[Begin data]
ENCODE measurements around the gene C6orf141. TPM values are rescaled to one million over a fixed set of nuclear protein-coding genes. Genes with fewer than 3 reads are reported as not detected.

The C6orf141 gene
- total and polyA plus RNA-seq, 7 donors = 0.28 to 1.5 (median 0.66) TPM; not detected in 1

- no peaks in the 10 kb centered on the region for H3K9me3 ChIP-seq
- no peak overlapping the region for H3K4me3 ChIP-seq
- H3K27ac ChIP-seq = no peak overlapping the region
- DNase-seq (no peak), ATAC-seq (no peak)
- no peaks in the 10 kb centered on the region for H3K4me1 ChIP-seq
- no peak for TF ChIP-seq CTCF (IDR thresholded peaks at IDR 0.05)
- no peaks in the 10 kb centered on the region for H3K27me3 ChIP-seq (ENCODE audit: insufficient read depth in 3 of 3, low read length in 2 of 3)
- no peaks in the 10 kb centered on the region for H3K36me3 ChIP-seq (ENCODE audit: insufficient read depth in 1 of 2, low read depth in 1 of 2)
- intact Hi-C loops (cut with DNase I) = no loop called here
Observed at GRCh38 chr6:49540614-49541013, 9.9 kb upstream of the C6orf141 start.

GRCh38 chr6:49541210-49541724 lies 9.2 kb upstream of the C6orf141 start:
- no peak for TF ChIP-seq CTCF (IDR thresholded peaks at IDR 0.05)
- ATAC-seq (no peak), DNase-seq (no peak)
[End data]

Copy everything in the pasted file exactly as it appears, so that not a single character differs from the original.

ENCODE measurements around the gene C6orf141. TPM values are rescaled to one million over a fixed set of nuclear protein-coding genes. Genes with fewer than 3 reads are reported as not detected.

The C6orf141 gene
- total and polyA plus RNA-seq, 7 donors = 0.28 to 1.5 (median 0.66) TPM; not detected in 1

- no peaks in the 10 kb centered on the region for H3K9me3 ChIP-seq
- no peak overlapping the region for H3K4me3 ChIP-seq
- H3K27ac ChIP-seq = no peak overlapping the region
- DNase-seq (no peak), ATAC-seq (no peak)
- no peaks in the 10 kb centered on the region for H3K4me1 ChIP-seq
- no peak for TF ChIP-seq CTCF (IDR thresholded peaks at IDR 0.05)
- no peaks in the 10 kb centered on the region for H3K27me3 ChIP-seq (ENCODE audit: insufficient read depth in 3 of 3, low read length in 2 of 3)
- no peaks in the 10 kb centered on the region for H3K36me3 ChIP-seq (ENCODE audit: insufficient read depth in 1 of 2, low read depth in 1 of 2)
- intact Hi-C loops (cut with DNase I) = no loop called here
Observed at GRCh38 chr6:49540614-49541013, 9.9 kb upstream of the C6orf141 start.

GRCh38 chr6:49541210-49541724 lies 9.2 kb upstream of the C6orf141 start:
- no peak for TF ChIP-seq CTCF (IDR thresholded peaks at IDR 0.05)
- ATAC-seq (no peak), DNase-seq (no peak)